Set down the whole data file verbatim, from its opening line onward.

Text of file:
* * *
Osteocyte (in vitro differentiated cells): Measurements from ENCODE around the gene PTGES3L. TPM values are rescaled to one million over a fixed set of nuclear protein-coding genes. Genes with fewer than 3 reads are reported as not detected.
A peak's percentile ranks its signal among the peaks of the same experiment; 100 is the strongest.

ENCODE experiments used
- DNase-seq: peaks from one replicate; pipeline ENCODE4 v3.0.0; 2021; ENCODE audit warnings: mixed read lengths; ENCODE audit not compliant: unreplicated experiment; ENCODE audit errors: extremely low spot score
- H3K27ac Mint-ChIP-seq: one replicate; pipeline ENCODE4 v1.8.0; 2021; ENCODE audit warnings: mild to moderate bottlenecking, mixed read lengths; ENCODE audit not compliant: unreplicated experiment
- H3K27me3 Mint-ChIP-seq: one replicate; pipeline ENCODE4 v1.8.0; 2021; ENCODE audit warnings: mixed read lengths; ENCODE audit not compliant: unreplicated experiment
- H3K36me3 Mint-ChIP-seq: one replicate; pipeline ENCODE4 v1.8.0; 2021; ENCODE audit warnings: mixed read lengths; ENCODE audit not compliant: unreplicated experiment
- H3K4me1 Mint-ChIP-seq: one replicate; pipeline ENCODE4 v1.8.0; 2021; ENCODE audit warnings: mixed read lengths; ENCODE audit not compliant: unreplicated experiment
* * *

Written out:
Osteocyte (in vitro differentiated cells): Measurements from ENCODE around the gene PTGES3L. TPM values are rescaled to one million over a fixed set of nuclear protein-coding genes. Genes with fewer than 3 reads are reported as not detected.
A peak's percentile ranks its signal among the peaks of the same experiment; 100 is the strongest.

ENCODE experiments used
- DNase-seq: peaks from one replicate; pipeline ENCODE4 v3.0.0; 2021; ENCODE audit warnings: mixed read lengths; ENCODE audit not compliant: unreplicated experiment; ENCODE audit errors: extremely low spot score
- H3K27ac Mint-ChIP-seq: one replicate; pipeline ENCODE4 v1.8.0; 2021; ENCODE audit warnings: mild to moderate bottlenecking, mixed read lengths; ENCODE audit not compliant: unreplicated experiment
- H3K27me3 Mint-ChIP-seq: one replicate; pipeline ENCODE4 v1.8.0; 2021; ENCODE audit warnings: mixed read lengths; ENCODE audit not compliant: unreplicated experiment
- H3K36me3 Mint-ChIP-seq: one replicate; pipeline ENCODE4 v1.8.0; 2021; ENCODE audit warnings: mixed read lengths; ENCODE audit not compliant: unreplicated experiment
- H3K4me1 Mint-ChIP-seq: one replicate; pipeline ENCODE4 v1.8.0; 2021; ENCODE audit warnings: mixed read lengths; ENCODE audit not compliant: unreplicated experiment